This morning, I will say it: I am exhausted with all of the Lean In huffing and puffing. In my newsfeed this morning, I found this article on the Wall Street Journal. The book is authored by Facebook’s COO and as the article this morning states, the book’s premise is:
We have educated a generation of women well, but too few make it to the top rungs. That’s partly because of societal barriers and subtle biases remain, partly because of women’s behavior.
Interviews with Sandberg have yielded such quote gems as ““I want every little girl who [is told] they’re bossy to be told instead, ‘You have leadership skills.’” (60 Minutes).
And this morning, I am exhausted. Spent. And I’m going to run a few things out over the wires. Like ‘em or agree with them? I don’t much care. What I do care about, however, is that it’s time for the conversation to shift away from gender and to lean towards talent. I’m done with my vagina being a part of conversations it’s never pursued.
- There is a difference between being bossy and having leadership potential. Bossy people — of either gender — are not good leaders. Period. As one of my friends stated on Facebook — she would call her daughter out for being bossy and bitchy in a heartbeat. Plus 83 from me should I be blessed enough to ever have a daughter. Lord knows, my mom called me out plenty for being bossy and bitchy. (Thank you, mom.)
- I was completely unaware that someone had, at some time, established quotas on how many female CEOs there should be in the Fortune 500. Quit fucking saying there aren’t enough — your data set is broken. How about we focus on the best candidate, instead of chromosomes, to lead a company? And why is being a CEO of a Fortune-rated company the bar? I know plenty of female CEOs running their own ships. Running a publicly traded company isn’t everyone’s — male or female — version of success.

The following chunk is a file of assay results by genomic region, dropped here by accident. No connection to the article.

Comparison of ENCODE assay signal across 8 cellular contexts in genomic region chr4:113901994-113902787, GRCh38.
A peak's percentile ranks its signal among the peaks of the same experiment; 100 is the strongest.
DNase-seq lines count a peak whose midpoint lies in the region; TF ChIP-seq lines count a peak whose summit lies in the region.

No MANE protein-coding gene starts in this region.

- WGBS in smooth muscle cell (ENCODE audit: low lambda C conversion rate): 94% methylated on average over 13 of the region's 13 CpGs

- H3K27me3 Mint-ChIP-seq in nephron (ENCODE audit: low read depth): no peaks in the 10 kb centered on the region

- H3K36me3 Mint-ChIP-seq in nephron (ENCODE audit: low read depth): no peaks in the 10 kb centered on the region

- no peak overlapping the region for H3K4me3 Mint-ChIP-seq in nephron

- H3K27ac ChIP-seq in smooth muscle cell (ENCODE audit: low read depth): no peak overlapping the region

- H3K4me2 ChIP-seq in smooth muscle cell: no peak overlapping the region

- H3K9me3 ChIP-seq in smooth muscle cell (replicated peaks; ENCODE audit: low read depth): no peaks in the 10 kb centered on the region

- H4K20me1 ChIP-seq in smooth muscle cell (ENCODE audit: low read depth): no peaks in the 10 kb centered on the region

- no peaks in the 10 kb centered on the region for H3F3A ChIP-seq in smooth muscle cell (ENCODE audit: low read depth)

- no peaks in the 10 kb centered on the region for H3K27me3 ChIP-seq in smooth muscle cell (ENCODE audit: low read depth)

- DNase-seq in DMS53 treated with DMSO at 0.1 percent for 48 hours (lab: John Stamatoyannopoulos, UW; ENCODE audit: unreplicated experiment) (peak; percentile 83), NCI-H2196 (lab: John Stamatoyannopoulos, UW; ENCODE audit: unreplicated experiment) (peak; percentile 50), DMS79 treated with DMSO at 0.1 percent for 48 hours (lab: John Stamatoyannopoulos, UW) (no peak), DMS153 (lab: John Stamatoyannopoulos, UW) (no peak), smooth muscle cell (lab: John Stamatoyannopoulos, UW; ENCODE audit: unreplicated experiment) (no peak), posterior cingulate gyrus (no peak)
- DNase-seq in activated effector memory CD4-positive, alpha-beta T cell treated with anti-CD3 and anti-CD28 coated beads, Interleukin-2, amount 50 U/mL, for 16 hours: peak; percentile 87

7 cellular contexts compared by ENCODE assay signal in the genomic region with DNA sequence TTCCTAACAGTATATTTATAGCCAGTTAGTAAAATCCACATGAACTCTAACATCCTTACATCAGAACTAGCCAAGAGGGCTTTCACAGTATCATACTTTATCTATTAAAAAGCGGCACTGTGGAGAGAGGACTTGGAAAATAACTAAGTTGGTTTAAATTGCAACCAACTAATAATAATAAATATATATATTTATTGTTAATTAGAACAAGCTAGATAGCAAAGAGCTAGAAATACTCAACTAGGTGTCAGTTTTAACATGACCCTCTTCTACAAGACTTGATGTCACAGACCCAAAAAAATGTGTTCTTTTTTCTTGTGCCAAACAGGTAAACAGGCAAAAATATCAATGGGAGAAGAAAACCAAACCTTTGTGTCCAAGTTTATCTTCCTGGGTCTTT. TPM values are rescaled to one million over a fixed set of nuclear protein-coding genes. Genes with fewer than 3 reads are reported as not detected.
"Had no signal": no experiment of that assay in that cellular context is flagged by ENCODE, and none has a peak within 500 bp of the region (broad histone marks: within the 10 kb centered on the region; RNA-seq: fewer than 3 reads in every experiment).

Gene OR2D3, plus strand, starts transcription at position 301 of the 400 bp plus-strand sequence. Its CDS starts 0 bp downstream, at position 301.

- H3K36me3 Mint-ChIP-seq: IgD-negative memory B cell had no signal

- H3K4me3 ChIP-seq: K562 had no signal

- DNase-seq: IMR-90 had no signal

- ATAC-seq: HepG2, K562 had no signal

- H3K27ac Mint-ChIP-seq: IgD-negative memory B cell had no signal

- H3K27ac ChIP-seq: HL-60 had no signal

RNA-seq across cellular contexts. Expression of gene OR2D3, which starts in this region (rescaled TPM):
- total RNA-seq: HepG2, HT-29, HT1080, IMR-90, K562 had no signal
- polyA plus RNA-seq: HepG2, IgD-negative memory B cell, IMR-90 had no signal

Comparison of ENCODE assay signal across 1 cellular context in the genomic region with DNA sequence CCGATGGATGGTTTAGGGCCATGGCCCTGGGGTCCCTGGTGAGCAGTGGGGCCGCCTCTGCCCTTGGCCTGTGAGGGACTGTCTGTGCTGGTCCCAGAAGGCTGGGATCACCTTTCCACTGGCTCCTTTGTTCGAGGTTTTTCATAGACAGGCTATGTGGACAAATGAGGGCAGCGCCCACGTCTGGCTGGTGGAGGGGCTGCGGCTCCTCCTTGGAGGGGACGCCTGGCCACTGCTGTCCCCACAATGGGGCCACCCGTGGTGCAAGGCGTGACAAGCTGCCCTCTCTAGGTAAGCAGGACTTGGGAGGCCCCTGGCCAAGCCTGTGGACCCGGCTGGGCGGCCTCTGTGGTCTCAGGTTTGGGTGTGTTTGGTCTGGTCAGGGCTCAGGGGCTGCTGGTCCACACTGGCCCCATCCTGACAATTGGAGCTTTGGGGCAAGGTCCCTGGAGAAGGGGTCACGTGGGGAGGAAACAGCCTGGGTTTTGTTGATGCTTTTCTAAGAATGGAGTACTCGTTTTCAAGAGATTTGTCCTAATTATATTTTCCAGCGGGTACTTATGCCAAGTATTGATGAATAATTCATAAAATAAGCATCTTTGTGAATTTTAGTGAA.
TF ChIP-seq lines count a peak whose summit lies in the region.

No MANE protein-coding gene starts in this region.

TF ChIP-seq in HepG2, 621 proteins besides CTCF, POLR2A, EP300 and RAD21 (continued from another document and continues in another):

- Quit telling women that they’re making the wrong decisions when it comes to having children and having a career. Your womb ain’t mine, your children ain’t mine, and neither of us lives the other’s life. Unless their decision that you perceive as “wrong” fucks up YOUR life and those YOU love in some way, how about you shut the hell up and use your magical version of Google Maps to plot your own mystical course through life? Life isn’t a board game filled with blue and pink colored pegs that move around a car by the roll of the dice. Quit pretending it is.
If you’re wondering what inspired this rant, it’s:
- lack of sleep
- an inability to look at my vagina and view it as a reason that I’m doing something “incorrectly” in my life
- the exhaustion with some sort of subtext that we’re all subject to The Good Old Boys Club
- and the belief that I’m somehow not reaching my potential as a human being because I’m not allowing myself to be successful.
I’ll never discount the women who have come before me and blazed paths in much need of blazing. But don’t ever discount my life, my achievements, and what I consider to be “success” because I haven’t ticked off a to-do on a list I never authored.
I yearn for a family — that’s never been a secret with my readers. I have plenty of girlfriends who never want children. Neither choice — to parent or not — detracts from our respective professional potentials. It all has to do with whose definition of success we’re abiding. Sheryl’s definition of success certainly isn’t mine and I don’t delude myself into thinking mine is anywhere near hers.
But each day, I wake up to life I love, filled with people I love. That — to me — is success. It has no gender bias, it requires no bestselling book. It simply requires that I am willing to face tough decisions and make unpopular decisions day after bloody day. That is work I am willing to do.
Let me tell you what success has looked like for me at various points in my life:
- Taking a shower anytime during the 6 months after the man I love died.